misconduct

Departure from equality and misconduct

In deciding what order to make in relation to financial settlement, the court has to consider the factors set out in section 25 of the Matrimonial Causes Act 1973. In the recently reported case of LFL v LSL [2017], the court was asked whether an order should be made in respect of the division of the matrimonial assets and whether the division should be a departure from equality, as contended for by both parties. However, not before the court tackled procedural misconduct by individuals concerned with the case.

The couple married in 2007 and through the marriage, they lived in the matrimonial home owned by the wife, with the mortgage having been redeemed by the husband following the sale of his own property in a neighbouring village. Some twelve months into married life, the parties rented the matrimonial home to tenants and they themselves began renting a property in Spain, later purchasing a property there in 2009. The matrimonial assets were further improved in 2011, by a £120,000 inheritance to wife.  By 2014, the marriage had ran into difficulties and wife had sold the matrimonial home. the court also considered a 2016 document signed by the parties purportedly dealing with the matrimonial assets, following their separation, which was considered to have occurred nine years and three months of marriage.

In assessing the appropriate division of assets, the wife also highlighted the husband’s conduct to the court. Firstly, it was said that the husband had failed to comply with rules of court and orders. Secondly, that he has failed to provide adequate disclosure. The first complaint is relevant when it comes to consider the question of legal costs at the case’s conclusion. The second complaint is relevant when the court comes to consider issues regarding the assets of the marriage and whether adverse conclusions ought to be drawn from any such non- disclosure.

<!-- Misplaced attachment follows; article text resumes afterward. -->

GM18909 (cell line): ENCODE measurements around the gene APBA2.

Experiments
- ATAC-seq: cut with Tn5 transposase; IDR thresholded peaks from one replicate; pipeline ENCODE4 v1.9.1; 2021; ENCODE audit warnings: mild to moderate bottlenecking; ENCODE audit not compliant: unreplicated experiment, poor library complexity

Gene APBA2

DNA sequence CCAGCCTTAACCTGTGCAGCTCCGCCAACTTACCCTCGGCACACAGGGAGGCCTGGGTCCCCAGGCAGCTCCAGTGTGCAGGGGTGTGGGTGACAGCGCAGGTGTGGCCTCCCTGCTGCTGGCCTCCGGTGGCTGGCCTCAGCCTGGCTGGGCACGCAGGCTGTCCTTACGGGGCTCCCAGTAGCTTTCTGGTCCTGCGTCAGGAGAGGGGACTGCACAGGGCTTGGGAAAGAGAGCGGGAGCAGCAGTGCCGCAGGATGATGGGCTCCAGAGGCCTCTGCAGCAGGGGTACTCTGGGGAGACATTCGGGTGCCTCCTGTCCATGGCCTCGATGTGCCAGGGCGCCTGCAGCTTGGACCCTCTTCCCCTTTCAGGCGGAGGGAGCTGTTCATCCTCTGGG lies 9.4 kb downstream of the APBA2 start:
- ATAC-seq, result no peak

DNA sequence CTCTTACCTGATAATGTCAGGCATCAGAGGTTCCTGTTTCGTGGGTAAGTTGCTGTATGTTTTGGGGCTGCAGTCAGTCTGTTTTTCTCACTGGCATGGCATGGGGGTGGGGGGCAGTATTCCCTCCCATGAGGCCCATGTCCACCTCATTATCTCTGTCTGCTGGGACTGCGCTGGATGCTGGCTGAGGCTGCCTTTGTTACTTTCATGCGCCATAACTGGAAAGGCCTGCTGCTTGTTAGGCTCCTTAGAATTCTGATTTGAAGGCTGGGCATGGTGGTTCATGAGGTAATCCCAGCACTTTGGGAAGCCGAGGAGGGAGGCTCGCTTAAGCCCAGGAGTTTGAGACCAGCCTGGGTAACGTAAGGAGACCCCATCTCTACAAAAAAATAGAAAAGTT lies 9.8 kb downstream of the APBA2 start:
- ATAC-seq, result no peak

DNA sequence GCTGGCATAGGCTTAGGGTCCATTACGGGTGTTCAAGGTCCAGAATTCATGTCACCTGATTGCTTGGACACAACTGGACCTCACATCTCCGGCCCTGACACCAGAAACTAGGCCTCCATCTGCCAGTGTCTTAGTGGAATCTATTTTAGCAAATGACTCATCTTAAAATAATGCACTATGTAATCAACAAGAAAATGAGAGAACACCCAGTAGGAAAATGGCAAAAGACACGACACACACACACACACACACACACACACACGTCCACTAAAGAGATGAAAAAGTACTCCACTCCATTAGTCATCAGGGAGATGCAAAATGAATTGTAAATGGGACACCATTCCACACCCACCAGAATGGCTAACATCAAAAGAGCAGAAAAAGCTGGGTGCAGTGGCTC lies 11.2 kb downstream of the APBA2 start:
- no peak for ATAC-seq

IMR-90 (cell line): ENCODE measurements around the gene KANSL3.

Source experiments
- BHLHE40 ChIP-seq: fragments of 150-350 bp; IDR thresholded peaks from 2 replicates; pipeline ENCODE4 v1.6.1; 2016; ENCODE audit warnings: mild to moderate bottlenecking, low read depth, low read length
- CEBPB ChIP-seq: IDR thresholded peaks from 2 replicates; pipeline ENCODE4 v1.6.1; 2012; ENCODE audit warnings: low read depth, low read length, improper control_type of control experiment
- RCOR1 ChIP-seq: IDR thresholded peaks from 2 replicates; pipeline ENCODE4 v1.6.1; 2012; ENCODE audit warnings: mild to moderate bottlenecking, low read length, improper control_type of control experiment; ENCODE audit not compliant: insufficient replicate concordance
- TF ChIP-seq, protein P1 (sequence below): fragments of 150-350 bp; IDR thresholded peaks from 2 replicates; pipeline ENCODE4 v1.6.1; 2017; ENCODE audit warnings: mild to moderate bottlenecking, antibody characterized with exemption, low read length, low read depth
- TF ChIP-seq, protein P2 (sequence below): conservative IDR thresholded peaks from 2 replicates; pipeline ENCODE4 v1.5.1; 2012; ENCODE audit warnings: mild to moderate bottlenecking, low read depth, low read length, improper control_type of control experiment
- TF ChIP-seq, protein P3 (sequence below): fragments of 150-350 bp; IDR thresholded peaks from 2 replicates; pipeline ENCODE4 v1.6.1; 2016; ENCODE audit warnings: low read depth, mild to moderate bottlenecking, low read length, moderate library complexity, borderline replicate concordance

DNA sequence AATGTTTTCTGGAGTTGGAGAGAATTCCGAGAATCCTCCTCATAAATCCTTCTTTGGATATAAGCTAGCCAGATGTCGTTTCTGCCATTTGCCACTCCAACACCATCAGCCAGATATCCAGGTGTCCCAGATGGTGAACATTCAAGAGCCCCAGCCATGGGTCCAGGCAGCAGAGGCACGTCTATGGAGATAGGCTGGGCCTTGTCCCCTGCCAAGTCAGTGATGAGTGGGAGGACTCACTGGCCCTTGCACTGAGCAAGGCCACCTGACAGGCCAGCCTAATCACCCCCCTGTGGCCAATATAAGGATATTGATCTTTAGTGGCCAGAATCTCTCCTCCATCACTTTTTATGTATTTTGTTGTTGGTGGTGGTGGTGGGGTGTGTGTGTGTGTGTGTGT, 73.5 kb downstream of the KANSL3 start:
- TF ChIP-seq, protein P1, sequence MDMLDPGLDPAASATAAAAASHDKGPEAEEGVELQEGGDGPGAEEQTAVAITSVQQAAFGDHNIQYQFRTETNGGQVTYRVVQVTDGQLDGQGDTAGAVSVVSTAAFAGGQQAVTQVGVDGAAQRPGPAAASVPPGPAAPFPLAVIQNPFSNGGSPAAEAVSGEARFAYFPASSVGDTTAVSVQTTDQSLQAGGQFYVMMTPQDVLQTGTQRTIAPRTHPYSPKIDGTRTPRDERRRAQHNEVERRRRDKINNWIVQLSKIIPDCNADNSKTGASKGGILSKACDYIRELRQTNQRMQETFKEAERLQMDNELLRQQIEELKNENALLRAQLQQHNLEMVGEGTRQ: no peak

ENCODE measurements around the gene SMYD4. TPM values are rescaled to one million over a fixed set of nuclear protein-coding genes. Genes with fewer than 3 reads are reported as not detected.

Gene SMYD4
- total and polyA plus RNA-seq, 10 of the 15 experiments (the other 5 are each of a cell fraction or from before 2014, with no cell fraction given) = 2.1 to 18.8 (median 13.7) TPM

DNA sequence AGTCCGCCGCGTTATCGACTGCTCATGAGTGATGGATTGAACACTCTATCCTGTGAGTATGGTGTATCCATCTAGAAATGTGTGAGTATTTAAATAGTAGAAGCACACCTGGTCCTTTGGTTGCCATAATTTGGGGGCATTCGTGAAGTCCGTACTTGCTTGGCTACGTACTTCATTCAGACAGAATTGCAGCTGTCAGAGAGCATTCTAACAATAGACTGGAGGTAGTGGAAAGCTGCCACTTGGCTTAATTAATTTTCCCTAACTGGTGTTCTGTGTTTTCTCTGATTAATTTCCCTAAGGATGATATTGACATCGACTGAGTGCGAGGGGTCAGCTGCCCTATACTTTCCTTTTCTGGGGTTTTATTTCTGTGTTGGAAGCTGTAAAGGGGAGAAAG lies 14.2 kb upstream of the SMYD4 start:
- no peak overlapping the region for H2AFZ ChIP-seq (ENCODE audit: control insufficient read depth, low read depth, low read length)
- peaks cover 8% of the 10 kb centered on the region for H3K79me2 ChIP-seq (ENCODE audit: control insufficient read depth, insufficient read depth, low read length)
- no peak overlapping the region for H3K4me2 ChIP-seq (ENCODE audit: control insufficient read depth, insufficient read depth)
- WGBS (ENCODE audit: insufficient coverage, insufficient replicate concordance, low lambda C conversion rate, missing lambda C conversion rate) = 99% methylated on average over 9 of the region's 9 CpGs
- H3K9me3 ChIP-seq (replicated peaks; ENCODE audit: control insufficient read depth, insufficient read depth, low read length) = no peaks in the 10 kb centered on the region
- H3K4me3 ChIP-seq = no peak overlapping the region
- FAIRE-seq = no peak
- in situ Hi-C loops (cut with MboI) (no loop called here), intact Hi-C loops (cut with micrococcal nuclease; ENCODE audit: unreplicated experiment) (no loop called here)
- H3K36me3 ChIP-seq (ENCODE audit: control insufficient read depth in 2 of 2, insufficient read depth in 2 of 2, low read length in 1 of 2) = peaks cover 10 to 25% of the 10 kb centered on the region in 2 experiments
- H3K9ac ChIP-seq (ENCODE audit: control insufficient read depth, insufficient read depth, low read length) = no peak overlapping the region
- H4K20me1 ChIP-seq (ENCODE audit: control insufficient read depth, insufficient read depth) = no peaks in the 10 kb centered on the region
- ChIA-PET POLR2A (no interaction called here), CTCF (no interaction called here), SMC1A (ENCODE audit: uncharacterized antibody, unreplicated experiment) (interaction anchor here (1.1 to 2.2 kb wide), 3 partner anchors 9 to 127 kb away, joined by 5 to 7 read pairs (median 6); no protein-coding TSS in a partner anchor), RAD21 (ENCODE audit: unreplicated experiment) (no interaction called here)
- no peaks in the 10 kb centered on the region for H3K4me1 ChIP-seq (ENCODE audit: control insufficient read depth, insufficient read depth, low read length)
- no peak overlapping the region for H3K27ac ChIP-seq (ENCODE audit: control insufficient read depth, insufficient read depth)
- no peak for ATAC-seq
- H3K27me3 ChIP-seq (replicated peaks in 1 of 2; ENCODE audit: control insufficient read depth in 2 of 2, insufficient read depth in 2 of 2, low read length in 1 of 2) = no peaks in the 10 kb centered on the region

The court found that marriage had not been long, but the parties had established themselves financially together. As such, the court felt that the parties’ assets ought to, as far as possible, be divided equally. The husband’s litigation misconduct had caused the costs of the application to increase out of all proportion to the issues in the case. Accordingly, the husband was ordered to pay the wife’s costs of £21,258. The husband retained the house in Spain. The wife retained her existing cash assets, whilst the proceeds of the joint account would be the husband’s. There would be transfers of two pensions to the wife, whilst she also retained her own pension.

The case has also come under further scrutiny as a result of the husband’s instruction of a McKenzie Friend, with the judge hearing the case having been forced to eject the McKenzie Friend from the proceedings, following a serious of repeated outbursts and threats to the judge, wife’s solicitor and wife herself, even after a number of warnings from the presiding judge.

 

Serving central London, Bedford and the surrounding villages, our lawyers can help you with your family law and divorce matters. If you would like to speak to one of our team to discuss your matrimonial finances, contact us today on 0207 177 9777 or 01234 889777.

 

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